Wednesday, August 10, 2016

Updates & Prizes

Hi, Knitters,
Late yesterday I sent out a pattern update to all Smooth Operator Socks pattern purchasers. This new information is now included in the pattern for new purchasers. 
Here is the note I sent out with the update:

Hi Smooth Operator Sock Knitters,
First I want you to know that with this update the pattern is completely the same with the exception of 2 pages of variation notes that have been added to the end of the pattern, pages 14 and 15. Here is the reason for the additional notes.
I’ve been tinkering around with the SOS pattern a bit and have successfully tried some new techniques. I want to share these options with you. The new notes at the end of the pattern include:
  1. A simple technique tip to get rounder corners on your Kitchener Stitch heels and toes.
  2. A new way to finish the heels and toes without any Kitchener Stitch. No Kitchener Stitch anywhere in the sock! I have done the last two socks with this technique and I love the look and feel of this version.
  3. Instructions for another way to do the decreases on the heels and toes that creates an even smoother heel and toe decrease line. It is a single sleek line of decreases that is really quite beautiful and simple to do. This is now my go-to decrease option! Now you can substitute this version right into your own Smooth Operator socks if you like.
Thank you for the support! Enjoy.
xo ~ susan

I've been working away on some new socks using the new variations to the pattern. This one is the Opal Sweet & Spicy 2, color number 8615. The cuff, heel and toe is in the Opal Solid Series, number 5186. I have had this yarn for a long time now and I'm so glad I decided to start working on it.

Here are some links you may want to check out:
The Smooth Operator Socks Knitalong Thread (You can still join in up to August 22, 2016.)
Sock blockers are from
Needles: Double-pointed needles from Signature Needle Arts, US size 1/2.25mm, 6-inch length

For these socks I used the new single line decrease variation and the No-Kitchener finishing for the heel and toe. I love both of these options so much. I think these variations make the sock look even better. The original version is just as good though.

It's all about having options and trying new things. That's how you learn what works best for you comfort-wise for the wearing of your socks and what makes your knitting the most enjoyable experience for you.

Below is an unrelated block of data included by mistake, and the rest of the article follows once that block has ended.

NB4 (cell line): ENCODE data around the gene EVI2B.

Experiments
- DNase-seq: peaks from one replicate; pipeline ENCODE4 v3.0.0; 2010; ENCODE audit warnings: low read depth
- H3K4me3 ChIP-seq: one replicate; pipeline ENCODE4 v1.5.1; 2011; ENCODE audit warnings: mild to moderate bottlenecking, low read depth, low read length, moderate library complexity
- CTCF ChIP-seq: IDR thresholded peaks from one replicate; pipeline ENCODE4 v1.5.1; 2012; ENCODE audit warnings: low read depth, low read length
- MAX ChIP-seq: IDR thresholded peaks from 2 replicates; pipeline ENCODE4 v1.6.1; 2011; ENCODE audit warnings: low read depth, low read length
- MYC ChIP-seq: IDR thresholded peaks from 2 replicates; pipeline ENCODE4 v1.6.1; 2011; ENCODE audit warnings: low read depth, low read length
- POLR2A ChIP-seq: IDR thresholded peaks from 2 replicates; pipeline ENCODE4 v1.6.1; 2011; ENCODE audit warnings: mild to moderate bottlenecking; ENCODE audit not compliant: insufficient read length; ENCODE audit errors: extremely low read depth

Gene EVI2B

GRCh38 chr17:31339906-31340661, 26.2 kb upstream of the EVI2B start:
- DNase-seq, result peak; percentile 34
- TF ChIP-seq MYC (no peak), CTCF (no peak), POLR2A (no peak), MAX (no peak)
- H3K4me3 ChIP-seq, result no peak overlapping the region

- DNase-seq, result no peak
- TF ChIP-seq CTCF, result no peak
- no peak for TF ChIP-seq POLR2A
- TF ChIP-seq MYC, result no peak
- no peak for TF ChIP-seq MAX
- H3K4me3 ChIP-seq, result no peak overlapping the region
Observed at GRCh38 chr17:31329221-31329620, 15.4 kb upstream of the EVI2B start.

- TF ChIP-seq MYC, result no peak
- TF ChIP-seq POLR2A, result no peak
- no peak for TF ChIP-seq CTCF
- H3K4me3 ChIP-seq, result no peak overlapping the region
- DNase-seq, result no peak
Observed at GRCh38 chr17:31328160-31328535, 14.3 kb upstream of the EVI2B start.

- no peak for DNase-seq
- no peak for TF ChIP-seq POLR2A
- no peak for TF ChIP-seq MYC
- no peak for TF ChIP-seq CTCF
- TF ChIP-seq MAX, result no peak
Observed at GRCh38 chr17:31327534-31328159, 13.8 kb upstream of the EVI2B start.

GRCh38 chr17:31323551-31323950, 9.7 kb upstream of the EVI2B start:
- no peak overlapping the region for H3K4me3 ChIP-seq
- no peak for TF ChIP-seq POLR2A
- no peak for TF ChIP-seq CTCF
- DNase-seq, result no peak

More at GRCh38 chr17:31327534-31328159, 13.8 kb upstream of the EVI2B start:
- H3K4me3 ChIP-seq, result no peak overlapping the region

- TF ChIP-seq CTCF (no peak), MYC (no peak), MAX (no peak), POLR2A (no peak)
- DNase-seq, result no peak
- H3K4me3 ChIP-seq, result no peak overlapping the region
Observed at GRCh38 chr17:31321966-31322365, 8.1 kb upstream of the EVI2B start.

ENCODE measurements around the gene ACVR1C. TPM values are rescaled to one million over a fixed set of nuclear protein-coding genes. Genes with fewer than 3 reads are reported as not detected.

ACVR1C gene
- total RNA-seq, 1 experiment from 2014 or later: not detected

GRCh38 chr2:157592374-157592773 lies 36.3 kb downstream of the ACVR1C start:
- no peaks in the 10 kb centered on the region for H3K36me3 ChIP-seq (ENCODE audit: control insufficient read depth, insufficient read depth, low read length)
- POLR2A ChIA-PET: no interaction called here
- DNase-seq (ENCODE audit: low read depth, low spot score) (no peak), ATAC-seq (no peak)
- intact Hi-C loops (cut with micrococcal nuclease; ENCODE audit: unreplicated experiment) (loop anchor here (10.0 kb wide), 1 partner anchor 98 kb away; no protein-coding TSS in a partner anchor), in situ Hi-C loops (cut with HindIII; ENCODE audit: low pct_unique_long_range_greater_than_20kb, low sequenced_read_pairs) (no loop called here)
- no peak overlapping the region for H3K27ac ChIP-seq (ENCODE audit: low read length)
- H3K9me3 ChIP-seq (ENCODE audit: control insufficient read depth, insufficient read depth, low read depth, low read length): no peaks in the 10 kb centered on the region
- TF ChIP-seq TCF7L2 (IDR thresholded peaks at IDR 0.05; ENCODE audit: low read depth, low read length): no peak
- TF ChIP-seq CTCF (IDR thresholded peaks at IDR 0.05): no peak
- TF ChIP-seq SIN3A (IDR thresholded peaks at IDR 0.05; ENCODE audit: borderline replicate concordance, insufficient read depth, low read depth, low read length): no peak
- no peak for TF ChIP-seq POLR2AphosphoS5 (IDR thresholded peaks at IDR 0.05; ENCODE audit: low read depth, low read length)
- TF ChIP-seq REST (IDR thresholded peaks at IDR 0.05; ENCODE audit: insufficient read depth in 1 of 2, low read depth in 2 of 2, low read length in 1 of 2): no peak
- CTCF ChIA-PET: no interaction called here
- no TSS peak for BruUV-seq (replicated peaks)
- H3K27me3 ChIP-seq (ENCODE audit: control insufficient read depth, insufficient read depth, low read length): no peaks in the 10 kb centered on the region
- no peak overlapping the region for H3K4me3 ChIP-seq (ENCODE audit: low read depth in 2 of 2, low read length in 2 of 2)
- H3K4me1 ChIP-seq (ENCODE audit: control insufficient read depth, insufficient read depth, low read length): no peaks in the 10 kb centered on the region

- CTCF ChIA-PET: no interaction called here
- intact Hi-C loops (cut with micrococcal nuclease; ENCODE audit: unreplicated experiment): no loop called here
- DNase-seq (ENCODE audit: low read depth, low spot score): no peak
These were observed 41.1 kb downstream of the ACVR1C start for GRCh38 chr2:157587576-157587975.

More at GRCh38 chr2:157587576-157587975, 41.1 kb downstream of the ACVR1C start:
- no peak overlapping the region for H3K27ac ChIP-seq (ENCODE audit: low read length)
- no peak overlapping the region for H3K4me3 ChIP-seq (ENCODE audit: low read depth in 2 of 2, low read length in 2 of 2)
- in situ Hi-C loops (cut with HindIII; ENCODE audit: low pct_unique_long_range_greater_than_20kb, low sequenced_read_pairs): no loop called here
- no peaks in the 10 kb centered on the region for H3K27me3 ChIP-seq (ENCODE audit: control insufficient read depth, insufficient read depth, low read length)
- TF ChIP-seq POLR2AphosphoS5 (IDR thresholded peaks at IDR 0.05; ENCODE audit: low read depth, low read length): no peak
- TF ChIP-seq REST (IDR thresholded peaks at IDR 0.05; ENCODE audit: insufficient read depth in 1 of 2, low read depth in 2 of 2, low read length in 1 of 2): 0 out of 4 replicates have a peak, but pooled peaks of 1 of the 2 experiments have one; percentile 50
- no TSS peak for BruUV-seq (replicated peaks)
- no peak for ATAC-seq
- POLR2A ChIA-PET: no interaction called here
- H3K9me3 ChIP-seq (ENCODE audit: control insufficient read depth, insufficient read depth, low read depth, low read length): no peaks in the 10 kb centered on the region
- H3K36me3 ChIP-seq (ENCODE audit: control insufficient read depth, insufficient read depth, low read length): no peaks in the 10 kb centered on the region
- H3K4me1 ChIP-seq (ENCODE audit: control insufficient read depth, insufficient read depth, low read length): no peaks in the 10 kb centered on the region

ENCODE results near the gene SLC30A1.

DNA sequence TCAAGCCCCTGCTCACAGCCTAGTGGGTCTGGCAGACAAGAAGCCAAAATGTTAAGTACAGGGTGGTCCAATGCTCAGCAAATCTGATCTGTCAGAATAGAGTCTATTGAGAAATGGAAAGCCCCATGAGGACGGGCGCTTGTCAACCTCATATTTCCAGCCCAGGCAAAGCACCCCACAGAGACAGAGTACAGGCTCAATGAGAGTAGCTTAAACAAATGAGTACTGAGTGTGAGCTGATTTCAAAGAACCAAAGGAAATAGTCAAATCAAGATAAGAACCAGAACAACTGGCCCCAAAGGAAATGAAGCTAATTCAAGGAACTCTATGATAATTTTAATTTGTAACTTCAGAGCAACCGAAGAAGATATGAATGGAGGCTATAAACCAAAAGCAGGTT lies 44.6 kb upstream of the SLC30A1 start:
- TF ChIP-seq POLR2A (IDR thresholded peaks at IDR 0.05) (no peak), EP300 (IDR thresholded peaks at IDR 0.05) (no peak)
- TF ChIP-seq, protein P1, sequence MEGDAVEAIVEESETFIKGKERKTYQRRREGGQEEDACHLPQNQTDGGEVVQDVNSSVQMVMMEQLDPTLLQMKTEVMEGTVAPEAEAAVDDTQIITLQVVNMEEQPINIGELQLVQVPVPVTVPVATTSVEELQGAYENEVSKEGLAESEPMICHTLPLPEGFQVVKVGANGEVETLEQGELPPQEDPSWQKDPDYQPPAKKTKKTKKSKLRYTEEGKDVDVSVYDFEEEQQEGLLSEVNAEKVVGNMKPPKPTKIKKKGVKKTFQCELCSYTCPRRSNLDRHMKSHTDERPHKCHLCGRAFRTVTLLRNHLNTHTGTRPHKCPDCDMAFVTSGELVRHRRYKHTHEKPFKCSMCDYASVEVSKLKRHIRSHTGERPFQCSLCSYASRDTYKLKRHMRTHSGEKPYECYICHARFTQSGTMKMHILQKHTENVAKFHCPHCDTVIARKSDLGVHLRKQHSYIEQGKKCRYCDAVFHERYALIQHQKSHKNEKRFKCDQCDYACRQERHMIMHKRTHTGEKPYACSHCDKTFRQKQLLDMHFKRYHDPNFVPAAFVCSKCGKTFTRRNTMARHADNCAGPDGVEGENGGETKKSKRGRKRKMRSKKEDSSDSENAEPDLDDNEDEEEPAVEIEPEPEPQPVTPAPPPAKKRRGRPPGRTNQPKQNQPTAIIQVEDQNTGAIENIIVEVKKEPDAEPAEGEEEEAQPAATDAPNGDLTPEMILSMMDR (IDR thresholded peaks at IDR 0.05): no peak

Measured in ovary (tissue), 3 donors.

Every time I start the heel and pick up the extra stitches to close up the gap I try to experiment a little with which legs I pick up. For every sock it can be a little different, the technique is the same but where I insert the needle under the legs can be different. I look at the stripes (sometimes skinny stripes will get a jog in the stripe, for example) and the different colors and how the pulled up stitch legs will look. If I don't like the look or if I still have a hole I will try another spot. The more times you do this part of the sock the better you'll become at it.

The sock in the photo above is the first time I didn't have any gap or hole that needed stitching up on the one side of the heel where I joined in the yarn. I achieved this by experimenting with the picked up stitch legs. In the past I have had a tiny gap on the side where I joined in the new yarn which isn't a problem because that end needs to be woven in anyway so at the same time I just stitch up the gap, too. Anyway, I feel pretty good about this one!

Here is a close up example of the Single Line Decrease variation and the No-Kitchener Finish. I think it looks extraordinarily clean, neat and tidy and oh so smooth. I really love it. This is the Noro Taiyo Sock yarn. I lost the label so I don't know the color number and I purchased the yarn in Door County quite a few years ago.

The heel finish in the photo above is an example of the Kitchener stitch with the Rounded Corner variation found in the new update. The simple tip in the update really helps smooth out and round the common problem of those pointy corners.